Chelsea Blog: An unforgettable season in retrospect
Remarkable, unbelievable, unforgettable.
May 30th, 2012
Remarkable, unbelievable, unforgettable.
The 2011-12 season at Stamford Bridge will be remembered forever, as the campaign in which Chelsea finally lifted the European Cup.
But it was a season of unparalleled intrigue, mayhem and destruction. Players, fans, managers all had their impact. Here I look at 10 games and ask: did that really happen?
Sunday 14th August: Stoke City 0-0 Chelsea
The hype was astounding. £13m for a manager with virtually no pedigree. He promised sexy football and no egos; trophies via a modern, no-nonsense, scientific approach. He delivered… well, I’ll get to that bit later.
This dawning of a new era was best summed up post-match by Petr Cech: a model pro, and the soul of discretion.
He said: “I think the circumstances, the first game of the season: we had the possession, we had chances, we didn’t score.” It was to become a common theme.
Just days before this game, we later found out Villas-Boas had sat Didier Drogba down and told him he had no future at Chelsea. More on that story too…
Sunday 18th September: Manchester United 3-1 Chelsea
Four wins on the bounce, and Villas-Boas took his Chelsea into their first real test of the season.
This was a bizarre game, which went on to symbolise Villas-Boas’ naive tactical idealism.
Blues terrorised the United goal: with 19 shots and 10 corners. But they defended like a Sunday league side, thanks to the much-derided ‘high line’.
Sunday 23rd October: QPR 1-0 Chelsea
Seven yellow cards and two reds saw the Blues disintegrate into the sort of disciplinary tantrum not usually seen until the latter stages of the Champions League.
Plus there was that alleged incident between John Terry and Anton Ferdinand.
Andre ‘Mr Nice’ Villas-Boas was gone forever: with a broadside at ref Chris Foy (it later cost him a £12,000 fine).
Probably the start of Villas-Boas’ bad moment. But the full implications of this game are, even now, yet to be known.
Sunday 5th February: Chelsea 3-3 Manchester United
With Cobham’s winter of discontent brewing; and a perfect storm of injuries, poor form, and deep snow; many hoped for a postponement. There was also the mounting weight of claim and counter claim about dressing room relations: mainly centring on Frank Lampard.
Like the game at Old Trafford, this was not for those of a feint disposition.
From 0-0, to 3-0, to 3-3 in 48 pulsating minutes. But, yet again, Chelsea were undne by defensive frailties.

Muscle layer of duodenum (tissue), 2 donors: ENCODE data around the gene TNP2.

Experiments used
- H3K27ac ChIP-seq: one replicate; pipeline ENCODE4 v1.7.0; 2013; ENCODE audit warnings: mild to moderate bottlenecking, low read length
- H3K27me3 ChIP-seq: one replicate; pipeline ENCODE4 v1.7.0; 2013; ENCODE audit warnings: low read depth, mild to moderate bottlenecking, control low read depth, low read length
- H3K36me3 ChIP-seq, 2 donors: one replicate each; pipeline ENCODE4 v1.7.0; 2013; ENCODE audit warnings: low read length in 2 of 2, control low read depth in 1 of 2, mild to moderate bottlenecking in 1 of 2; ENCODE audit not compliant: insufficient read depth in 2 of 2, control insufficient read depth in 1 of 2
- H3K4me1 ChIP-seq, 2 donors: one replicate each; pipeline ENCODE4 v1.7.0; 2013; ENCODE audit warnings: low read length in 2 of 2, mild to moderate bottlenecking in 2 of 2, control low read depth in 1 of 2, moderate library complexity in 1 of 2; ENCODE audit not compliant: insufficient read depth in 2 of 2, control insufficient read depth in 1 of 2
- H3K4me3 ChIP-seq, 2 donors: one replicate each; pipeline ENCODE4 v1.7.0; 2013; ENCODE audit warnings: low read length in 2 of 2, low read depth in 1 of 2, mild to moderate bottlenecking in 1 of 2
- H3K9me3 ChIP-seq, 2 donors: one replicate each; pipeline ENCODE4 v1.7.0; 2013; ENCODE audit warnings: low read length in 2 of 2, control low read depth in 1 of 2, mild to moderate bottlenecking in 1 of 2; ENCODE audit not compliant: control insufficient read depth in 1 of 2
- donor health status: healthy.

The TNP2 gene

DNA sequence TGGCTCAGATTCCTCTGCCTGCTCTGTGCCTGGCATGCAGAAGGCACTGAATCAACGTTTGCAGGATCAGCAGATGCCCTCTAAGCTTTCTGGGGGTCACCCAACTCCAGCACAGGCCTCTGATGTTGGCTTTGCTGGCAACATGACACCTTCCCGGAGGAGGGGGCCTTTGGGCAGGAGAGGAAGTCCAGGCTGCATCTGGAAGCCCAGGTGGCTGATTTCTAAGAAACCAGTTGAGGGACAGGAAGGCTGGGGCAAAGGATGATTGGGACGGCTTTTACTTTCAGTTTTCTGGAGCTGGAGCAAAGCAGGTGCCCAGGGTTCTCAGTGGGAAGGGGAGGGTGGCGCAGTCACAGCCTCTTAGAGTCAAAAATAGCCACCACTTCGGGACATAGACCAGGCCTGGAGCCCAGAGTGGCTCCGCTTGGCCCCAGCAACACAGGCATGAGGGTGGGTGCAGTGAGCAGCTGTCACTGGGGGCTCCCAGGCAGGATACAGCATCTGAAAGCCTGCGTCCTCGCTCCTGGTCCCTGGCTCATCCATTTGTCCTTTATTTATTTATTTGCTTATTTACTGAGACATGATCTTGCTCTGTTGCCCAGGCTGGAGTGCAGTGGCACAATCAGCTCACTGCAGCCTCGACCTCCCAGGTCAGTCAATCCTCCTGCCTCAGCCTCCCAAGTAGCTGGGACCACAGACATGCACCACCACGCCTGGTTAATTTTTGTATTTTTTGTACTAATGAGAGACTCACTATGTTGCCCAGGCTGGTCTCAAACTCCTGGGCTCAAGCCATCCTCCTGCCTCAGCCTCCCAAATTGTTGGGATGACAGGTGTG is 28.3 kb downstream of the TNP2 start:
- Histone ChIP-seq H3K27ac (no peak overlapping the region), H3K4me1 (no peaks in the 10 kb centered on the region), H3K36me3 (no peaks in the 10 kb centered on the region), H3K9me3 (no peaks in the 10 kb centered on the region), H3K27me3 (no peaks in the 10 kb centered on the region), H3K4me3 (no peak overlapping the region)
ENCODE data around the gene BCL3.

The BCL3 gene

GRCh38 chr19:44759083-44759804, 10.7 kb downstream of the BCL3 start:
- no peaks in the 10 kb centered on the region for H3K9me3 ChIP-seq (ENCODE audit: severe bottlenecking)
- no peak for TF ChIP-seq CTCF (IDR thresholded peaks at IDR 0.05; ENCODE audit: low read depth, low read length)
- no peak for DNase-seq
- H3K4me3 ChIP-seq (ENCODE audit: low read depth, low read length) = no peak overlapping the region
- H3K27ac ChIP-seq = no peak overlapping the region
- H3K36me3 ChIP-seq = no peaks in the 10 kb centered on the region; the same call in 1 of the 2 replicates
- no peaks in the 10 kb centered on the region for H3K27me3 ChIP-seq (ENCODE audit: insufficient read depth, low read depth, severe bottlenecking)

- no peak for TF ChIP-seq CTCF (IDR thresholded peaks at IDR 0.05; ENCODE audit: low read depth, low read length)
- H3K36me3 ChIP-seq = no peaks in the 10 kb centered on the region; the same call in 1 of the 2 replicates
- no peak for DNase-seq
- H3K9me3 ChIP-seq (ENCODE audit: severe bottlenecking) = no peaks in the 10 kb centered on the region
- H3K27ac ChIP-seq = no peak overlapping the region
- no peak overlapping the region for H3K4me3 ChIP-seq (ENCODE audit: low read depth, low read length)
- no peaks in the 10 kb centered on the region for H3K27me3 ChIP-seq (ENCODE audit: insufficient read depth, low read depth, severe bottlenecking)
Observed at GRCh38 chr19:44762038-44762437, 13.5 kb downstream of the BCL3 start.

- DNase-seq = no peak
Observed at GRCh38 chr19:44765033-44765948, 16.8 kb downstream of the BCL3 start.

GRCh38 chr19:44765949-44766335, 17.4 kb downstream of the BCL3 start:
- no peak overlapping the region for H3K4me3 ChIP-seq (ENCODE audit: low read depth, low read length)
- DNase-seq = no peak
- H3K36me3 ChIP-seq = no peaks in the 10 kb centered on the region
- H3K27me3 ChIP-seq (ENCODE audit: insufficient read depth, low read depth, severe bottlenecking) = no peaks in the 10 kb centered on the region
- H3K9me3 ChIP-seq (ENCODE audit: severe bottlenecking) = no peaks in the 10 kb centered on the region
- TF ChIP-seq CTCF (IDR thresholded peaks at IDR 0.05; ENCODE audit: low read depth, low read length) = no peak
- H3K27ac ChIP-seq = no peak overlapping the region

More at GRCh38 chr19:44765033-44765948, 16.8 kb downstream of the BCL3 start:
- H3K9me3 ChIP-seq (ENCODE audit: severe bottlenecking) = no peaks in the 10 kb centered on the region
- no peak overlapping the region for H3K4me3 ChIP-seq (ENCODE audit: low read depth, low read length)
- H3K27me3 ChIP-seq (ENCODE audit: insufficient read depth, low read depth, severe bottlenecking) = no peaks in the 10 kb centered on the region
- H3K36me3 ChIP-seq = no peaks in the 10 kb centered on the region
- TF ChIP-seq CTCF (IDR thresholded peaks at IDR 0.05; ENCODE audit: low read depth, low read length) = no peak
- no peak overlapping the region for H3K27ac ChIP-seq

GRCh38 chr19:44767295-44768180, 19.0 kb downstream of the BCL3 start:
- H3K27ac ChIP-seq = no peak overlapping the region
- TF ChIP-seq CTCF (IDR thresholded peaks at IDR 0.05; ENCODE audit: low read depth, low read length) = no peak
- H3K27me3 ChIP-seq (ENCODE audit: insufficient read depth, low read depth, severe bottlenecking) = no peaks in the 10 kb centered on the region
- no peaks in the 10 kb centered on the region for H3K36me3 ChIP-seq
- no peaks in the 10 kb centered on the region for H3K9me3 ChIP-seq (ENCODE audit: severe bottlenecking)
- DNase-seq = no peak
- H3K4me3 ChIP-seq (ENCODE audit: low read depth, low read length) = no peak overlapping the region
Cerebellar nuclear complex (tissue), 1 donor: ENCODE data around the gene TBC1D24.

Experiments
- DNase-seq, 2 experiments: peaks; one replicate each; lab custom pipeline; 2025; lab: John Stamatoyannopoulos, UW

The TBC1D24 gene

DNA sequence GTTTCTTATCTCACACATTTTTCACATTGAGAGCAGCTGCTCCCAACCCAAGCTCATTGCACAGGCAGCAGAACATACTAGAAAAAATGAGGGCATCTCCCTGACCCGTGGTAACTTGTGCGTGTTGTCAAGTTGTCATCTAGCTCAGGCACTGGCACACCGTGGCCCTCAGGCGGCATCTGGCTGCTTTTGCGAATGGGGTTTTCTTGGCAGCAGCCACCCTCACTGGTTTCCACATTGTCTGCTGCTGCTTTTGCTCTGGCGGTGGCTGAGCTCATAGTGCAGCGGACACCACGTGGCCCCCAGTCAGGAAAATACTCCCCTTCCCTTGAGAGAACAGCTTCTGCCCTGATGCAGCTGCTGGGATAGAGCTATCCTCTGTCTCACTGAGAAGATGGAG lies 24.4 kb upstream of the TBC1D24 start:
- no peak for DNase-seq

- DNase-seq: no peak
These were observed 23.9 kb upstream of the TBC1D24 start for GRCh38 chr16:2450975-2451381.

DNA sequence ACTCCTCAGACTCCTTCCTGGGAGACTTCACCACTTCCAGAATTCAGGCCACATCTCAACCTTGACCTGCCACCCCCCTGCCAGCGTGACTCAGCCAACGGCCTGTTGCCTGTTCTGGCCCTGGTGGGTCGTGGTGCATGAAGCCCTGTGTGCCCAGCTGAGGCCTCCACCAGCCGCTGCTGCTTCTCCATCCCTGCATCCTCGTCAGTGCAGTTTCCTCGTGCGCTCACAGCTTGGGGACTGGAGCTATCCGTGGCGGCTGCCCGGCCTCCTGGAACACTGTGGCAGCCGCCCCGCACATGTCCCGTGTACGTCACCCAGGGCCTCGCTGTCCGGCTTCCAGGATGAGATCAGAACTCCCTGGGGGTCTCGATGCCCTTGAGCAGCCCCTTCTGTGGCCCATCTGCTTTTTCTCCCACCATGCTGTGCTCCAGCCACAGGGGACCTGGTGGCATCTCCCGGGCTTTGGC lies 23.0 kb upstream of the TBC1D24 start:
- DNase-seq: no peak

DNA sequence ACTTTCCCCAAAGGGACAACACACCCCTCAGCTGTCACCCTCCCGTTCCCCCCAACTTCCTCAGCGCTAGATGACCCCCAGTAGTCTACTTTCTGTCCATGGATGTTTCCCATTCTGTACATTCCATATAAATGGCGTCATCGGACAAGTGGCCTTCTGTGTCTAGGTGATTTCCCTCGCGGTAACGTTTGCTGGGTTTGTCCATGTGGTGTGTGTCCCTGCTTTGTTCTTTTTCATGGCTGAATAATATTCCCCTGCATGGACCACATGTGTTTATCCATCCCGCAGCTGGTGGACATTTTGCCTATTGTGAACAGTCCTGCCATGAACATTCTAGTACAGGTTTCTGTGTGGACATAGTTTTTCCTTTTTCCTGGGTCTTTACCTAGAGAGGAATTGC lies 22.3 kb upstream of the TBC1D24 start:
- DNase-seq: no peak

Saturday 3rd March: West Brom 1-0 Chelsea
Probably not the worst game of Villas-Boas’ reign (that dubious award must go to the 2-0 defeat at Everton). Nor was it the clearest display of the divisions he had wrought in his team (that came in the celebration of Ramires’ goal at Wolves in January – when only the club’s Portuguese-speaking players approached their boss).
But it was the last. Chelsea looked clueless and, worse, like they didn’t care.
In a rare display of dissent among a fanbase that likes to back its bosses, travelling fans sang ‘you’re getting sacked in the morning’. The young coach argued post-match with reporters about the veracity of this claim.
In the end, the supporters were right.
His 40-game reign had caused the greatest footballing crisis in the recent history of the club, and cost around £1m per match in compensation and pay cheques. Chelsea’s season looked over.
Wednesday 14th March: Chelsea 4-1 Napoli (AET)
It is impossible to overstate the magnitude of the turn-around that took place in the ten days between Villas-Boas’ sacking and this game.
Going out of the FA Cup; with one win in seven in all competitions; and 1-3 down from a Champions League first leg in Italy.
Chelsea got back on track on all three fronts thanks to one of Stamford Bridge’s most memorable nights.
Will always be remembered for the extra time sing-song: “Don’t worry about a thing, because every little thing is gonna be alright…”
Saturday 31st March: Aston Villa 2-4 Chelsea
A poor display: Chelsea falling asleep to let a 0-2 lead slip. But that is where Di Matteo’s team showed their mettle. Two late goals, and only a second league win at Villa Park this millennium, saw the Italian reach for his cigarettes at full time. Less than two months later it would be cigars.
Sunday 15th April: Chelsea 5-1 Tottenham
Whatever results this season might have thrown up, this derby win at Wembley is one Chelsea fans will talk of for years to come.
They went on to win a tense FA Cup final against Liverpool. And to further humiliate Spurs by pulling the rug on their Champions League qualification. Happy days.
Tuesday 24th April: Barcelona 2-2 Chelsea
Call it anti-football if you like. But never underestimate the achievement in pulling it back from being 2-0 down at Camp Nou. Finished Barcelona’s season and, ultimately, Pep Guardiola’s stewardship of the club.
Saturday 19th May: Bayern Munich 1-1 Chelsea (AET. 4-3 on penalties).
Books will one day be written about Chelsea’s Road To Munich. The stories are already legendary. I cold write one on just this match.
But I’ll concentrate on two men.
Didier Drogba, written off by Villas-Boas, took this game to extra time, then scored the winning penalty. He made his last ever kick for the club the most celebrated in its 107-year history.
And Ryan Bertrand: again sidelined by the previous boss, made his Champions League debut – in the final and out of position.
61 games, two managers, two trophies. Chelsea’s craziest, most-frustrating, most-elating, and ultimately most rewarding season. August can’t come soon enough.
Word by Dan Levene, read the rest of his Footballscores.com Chelsea blog